Uterine Fibroid Primer

What are Uterine Fibroids?

Uterine fibroids are the lay term for a condition of the uterus called uterine leiomyoma. The medical  definition of a fibroid is actually a uterine tumor. The word tumor, encompasses both benign and cancerous growths, and as frightening as uterine tumor sounds it is not likely that this is cancer it is usually a simple smooth muscle tumors. The uterine fibroid is  made up of the same cells that form our uterus to begin with, or cells that can comprise the wall of blood vessels..  The cells get disoriented, whirled around on each other, begin to seek blood supply and ultimately form growths.  They are neither dangerous nor cancerous cancerous growths are uterine sarcomas, and your gynecologist can often differentiate the two. Pain, pressure, heavy periods, or discomfort during intercourse can be signs of uterine fibroids.  In many cases they are noted on otherwise normal routine pelvic exam and  when first found, other than measuring them on ultrasound,  they may simply be observed.  Cat scans and MRI testing can show fibroids but ultrasound is probably the most effective. Many of us now have 3-D capabilities that enable the ultrasound to show the exact location of the fibroid relative to the uterine cavity. 30- 50% of all women have fibroids in their lifetime.  Only the minority of women require treatment.  Fibroids seem to be related to our reproductive cycling and circulating estrogens.  They do not seem to be related to the taking of birth control pills, in fact some studies have implicated they are less likely if you have taken birth control pills or shots.  They grow during our menstrual life and stop growing at menopause.  They can even shrink after menopause, but ones that have gotten to the size of pressure symptoms are unlikely to shrink enough to eliminate those symptoms.  The majority of fibroids do not cause any symptoms at all.  The diagnosis of fibroids on a check up where nothing else is bothering you should not necessitate any treatment whatsoever.That being said, we have yet to find medication that can resolve the fibroids effectively and permanently.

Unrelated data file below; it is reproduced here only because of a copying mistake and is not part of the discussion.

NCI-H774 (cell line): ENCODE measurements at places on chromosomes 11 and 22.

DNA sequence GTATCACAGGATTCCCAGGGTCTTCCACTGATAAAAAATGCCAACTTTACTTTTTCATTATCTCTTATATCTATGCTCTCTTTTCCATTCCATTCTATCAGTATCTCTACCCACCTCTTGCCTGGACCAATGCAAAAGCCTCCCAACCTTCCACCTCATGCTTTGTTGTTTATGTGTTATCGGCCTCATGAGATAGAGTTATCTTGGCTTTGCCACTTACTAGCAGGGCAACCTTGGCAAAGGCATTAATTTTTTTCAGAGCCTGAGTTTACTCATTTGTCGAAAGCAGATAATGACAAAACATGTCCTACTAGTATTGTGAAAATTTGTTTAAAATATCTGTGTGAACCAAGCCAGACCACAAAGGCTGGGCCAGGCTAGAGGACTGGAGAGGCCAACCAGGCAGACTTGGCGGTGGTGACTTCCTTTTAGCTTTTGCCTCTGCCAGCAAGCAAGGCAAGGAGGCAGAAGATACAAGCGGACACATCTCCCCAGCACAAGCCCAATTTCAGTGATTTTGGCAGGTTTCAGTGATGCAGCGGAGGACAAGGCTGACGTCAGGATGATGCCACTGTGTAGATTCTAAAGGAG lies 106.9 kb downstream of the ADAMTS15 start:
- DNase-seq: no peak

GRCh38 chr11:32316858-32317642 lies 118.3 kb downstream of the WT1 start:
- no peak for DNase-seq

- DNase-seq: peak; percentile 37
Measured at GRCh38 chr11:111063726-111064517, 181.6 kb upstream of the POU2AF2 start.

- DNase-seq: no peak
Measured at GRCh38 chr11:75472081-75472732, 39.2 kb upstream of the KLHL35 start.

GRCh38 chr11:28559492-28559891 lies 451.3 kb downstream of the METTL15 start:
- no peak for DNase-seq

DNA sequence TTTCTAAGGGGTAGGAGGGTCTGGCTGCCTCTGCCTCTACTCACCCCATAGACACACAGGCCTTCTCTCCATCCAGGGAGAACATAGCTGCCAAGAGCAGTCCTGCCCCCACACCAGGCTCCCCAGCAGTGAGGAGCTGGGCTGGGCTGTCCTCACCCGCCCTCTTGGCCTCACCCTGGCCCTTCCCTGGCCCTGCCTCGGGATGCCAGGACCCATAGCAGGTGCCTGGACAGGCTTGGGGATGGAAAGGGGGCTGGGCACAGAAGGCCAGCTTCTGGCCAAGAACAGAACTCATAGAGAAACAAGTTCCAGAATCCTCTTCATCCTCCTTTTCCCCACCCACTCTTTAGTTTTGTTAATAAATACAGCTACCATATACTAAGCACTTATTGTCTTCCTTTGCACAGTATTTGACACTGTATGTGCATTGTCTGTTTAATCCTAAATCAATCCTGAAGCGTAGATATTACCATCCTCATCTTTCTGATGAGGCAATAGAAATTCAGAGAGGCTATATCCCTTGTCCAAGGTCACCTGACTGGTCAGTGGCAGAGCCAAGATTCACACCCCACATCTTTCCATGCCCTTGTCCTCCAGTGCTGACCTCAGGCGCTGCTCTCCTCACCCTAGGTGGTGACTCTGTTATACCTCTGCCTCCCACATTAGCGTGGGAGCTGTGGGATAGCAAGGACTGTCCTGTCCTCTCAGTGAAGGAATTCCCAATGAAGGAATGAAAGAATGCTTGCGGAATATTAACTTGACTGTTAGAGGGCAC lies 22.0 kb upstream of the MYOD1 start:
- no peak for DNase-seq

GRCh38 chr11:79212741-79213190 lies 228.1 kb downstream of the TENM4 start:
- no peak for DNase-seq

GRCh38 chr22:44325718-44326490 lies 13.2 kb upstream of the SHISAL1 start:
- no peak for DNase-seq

Location Location Location!

Symptoms from fibroids are usually related to where in the uterus the fibroid is located.  If there is a growth inside the uterine cavity (Submucosal fibroid) it can cause very heavy menstrual periods, in some cases dangerously heavy.  In fact this can lead to a serious anemia or low blood count if your diet or iron supplementation dose not keep up with the blood lost. For anyone having heavy menstrual periods a simple office blood test can determine the extent of the anemia. Blood loss, especially with anemia, results in fatigue and possibly even dizziness.  These same fibroids can interfere with fertility because the implantation site of the embryo may be compromised.  If the fibroid is in the uterine wall (Intramural fibroid) it can enlarge the uterus anywhere from a little bit to a great deal.  The largest fibroid I have ever removed was the size of a term pregnancy, almost a foot in diameter.  After this was removed, the uterus returned to normal size. These can also cause heavy bleeding by the way of passing clots. Passing clots can make your periods unusually painful and possibly prevent normal treatment like ibuprofen from being effective..  If the fibroid forms on the outside of the uterus (Subserosal or pedunculated fibroid) it rarely causes problems with bleeding and does not interfere with the uterine function much at all.  However, it can be confused with an ovarian mass, or can grow to be large enough to cause symptoms on this basis alone.  Of course it is possible for there to be several fibroids in several locations.

So when is it recommended to treat fibroids?
  1. If there is excessive bleeding
  2. If there is excessive size
  3. If there is pain
  4. If there is trouble getting pregnant (miscarriages)
  5. If there are pressure symptoms such as urinary incontinence
  6. If there is rapid growth
  7. If there is discomfort with sex
  8. If there are abdominal or gastrointestinal symptoms
  9. If it is associated with endometriosis
  10. If there is anemia due to the heavy menstrual periods

Fibroids that cause bleeding